The idea that workers should be compensated for work-related injuries, and that governments should administer programs to ensure compensation, spread to the United States from Europe during the opening decade of the 20th century. Texas enacted its first Workers' Compensation law in 1913. Today, all 50 states and the District of Columbia have Workers' Compensation.
In 1917, the U.S. Supreme Court ruled that states could legally require employers to provide compensation to injured workers. As a result, many states revised their laws to include mandatory Workers' Compensation. Texas revised its Workers' Compensation law in 1917 but retained voluntary employer participation in the system. Today, Texas is the only state that allows employers to choose whether or not to provide Workers' Compensation (although public employers, and employers who enter into a building or construction contract with a governmental entity, must provide Workers' Compensation).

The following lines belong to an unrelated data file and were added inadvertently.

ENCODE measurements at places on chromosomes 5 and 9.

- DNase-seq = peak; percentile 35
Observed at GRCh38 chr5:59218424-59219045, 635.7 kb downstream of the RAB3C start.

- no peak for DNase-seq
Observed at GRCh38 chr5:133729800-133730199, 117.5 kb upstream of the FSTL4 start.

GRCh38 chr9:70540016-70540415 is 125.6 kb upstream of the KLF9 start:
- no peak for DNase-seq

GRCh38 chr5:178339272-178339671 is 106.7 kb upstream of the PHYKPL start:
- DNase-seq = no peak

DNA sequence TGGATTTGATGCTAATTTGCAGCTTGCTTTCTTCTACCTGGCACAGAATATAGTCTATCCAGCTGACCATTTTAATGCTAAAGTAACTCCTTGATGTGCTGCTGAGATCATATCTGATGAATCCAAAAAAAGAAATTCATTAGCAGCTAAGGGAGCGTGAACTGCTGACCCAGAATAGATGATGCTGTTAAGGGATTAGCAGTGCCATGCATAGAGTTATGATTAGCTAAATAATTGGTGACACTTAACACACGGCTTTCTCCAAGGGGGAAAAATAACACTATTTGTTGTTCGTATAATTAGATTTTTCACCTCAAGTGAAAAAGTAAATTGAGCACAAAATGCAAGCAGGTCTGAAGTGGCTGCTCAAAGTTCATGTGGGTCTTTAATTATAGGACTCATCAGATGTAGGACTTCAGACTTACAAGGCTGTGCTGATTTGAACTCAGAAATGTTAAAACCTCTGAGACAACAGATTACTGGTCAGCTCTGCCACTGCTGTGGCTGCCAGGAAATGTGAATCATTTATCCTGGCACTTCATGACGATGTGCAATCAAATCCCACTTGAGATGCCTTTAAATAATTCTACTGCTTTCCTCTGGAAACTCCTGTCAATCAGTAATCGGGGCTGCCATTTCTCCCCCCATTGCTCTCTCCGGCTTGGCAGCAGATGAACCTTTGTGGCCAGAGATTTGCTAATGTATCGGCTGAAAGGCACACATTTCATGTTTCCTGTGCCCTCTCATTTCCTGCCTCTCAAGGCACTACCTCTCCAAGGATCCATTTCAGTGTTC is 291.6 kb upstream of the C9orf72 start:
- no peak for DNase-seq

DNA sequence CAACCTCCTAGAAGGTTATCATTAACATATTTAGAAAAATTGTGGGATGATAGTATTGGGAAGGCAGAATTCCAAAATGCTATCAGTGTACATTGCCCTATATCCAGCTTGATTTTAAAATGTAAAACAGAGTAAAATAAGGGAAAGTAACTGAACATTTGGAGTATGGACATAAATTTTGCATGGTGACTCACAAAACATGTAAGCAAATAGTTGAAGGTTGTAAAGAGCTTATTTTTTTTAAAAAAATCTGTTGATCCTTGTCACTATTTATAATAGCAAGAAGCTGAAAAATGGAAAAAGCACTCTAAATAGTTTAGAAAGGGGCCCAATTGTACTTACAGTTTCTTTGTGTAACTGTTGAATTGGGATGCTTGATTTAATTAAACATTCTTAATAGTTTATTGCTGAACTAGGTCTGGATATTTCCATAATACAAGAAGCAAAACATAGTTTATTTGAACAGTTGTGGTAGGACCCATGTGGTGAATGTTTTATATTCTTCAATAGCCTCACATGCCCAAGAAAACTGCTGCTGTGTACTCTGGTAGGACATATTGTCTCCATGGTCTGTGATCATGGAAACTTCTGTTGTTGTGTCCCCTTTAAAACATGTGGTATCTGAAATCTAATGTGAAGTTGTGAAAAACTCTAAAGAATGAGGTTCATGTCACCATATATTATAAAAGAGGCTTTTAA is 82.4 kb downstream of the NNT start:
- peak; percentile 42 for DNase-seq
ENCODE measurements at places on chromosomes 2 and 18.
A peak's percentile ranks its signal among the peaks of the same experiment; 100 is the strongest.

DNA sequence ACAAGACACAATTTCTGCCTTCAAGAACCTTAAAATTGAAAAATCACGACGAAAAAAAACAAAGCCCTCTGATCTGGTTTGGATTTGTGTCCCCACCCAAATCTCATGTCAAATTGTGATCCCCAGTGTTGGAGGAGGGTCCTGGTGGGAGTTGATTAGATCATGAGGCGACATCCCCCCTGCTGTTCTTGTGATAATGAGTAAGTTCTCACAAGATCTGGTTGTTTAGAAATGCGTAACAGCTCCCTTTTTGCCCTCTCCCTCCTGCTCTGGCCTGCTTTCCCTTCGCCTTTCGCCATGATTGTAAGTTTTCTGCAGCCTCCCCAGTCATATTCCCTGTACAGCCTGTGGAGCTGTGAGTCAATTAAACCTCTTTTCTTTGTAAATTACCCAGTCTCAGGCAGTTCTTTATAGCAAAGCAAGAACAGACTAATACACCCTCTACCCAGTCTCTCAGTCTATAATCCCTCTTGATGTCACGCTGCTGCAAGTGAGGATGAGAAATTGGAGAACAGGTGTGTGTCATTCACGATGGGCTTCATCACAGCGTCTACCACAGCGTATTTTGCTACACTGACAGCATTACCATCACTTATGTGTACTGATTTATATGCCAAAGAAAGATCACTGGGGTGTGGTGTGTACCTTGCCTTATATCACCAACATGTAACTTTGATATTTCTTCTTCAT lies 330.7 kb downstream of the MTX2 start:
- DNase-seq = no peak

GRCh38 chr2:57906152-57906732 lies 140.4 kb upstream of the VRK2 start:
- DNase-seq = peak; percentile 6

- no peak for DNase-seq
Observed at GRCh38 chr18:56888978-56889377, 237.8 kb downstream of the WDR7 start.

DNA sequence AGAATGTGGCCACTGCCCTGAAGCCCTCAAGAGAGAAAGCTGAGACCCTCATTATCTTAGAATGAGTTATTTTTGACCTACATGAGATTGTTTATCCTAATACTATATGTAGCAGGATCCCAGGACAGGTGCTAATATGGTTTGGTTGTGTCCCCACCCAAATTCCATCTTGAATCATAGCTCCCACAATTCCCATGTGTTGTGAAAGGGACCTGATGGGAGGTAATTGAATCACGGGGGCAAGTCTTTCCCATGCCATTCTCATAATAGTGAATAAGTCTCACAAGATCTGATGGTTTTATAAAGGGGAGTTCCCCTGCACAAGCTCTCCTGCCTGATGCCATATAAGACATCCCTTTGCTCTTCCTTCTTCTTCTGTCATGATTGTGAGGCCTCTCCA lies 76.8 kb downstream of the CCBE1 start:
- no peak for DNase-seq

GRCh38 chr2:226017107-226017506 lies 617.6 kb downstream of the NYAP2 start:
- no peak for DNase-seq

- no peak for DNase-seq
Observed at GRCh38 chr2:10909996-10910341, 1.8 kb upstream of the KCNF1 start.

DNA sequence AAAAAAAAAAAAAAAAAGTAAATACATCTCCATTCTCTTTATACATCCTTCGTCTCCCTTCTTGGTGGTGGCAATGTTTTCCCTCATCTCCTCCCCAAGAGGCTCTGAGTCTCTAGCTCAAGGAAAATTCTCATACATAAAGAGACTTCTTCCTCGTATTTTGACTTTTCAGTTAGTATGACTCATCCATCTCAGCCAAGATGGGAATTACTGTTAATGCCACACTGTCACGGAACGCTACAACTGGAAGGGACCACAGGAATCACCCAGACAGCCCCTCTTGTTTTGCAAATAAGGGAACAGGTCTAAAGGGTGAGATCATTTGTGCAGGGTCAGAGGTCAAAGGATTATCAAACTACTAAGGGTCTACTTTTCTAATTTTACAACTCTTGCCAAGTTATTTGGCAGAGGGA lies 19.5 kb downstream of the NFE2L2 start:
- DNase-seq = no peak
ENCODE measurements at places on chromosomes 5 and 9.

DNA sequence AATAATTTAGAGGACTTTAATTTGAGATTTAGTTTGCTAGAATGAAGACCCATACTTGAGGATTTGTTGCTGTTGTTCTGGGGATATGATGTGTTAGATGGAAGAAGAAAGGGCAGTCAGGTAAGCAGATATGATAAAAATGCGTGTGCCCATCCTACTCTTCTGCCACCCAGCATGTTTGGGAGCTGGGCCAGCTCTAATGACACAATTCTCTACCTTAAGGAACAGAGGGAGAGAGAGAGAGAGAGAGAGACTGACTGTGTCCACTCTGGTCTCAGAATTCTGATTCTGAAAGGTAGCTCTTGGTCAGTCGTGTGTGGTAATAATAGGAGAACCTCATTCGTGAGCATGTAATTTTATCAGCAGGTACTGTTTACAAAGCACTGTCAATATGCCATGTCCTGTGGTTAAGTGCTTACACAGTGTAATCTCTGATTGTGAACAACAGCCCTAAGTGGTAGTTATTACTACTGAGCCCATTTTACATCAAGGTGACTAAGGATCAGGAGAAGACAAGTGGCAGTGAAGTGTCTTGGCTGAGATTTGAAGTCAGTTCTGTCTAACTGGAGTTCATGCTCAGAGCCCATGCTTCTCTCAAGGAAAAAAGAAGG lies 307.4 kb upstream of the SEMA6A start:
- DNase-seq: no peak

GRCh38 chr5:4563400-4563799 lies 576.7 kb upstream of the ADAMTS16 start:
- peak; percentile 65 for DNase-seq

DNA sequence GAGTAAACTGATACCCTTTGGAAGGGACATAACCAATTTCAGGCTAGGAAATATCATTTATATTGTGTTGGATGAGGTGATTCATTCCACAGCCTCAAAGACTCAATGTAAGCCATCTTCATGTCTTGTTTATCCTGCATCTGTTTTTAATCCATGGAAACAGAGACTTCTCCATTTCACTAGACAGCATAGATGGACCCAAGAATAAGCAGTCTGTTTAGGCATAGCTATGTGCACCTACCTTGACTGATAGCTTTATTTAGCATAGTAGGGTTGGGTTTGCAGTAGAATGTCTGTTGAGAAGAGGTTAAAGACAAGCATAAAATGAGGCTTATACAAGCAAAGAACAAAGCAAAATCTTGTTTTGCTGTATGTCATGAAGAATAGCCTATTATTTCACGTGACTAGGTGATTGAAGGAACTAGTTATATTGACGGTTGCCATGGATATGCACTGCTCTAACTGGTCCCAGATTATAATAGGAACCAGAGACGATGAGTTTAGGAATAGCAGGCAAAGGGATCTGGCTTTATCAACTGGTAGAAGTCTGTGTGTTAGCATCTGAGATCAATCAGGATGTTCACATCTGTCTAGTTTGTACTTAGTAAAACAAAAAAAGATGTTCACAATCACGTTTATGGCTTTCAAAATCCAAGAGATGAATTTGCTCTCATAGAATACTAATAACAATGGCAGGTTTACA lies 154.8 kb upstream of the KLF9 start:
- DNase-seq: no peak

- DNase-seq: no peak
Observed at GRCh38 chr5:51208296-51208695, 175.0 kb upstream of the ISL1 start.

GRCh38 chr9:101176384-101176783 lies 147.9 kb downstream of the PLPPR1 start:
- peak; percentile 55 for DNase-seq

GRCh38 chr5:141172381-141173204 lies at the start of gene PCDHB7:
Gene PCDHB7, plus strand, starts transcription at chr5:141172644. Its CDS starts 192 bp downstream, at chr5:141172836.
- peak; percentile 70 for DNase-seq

The 1917 Texas law provided the basic framework for the state's Workers' Compensation system for the next 72 years. In 1989, after much controversy, a new Texas Workers' Compensation law was enacted, becoming effective in 1991. Provisions of this law set up specific billing and reporting requirements for physicians treating injured workers and enact a new income benefit and administrative dispute systems. During the 2001 Texas legislative session, lawmakers passed House Bill 2600 (HB 2600), which significantly changed the delivery of health care to injured Texas workers.
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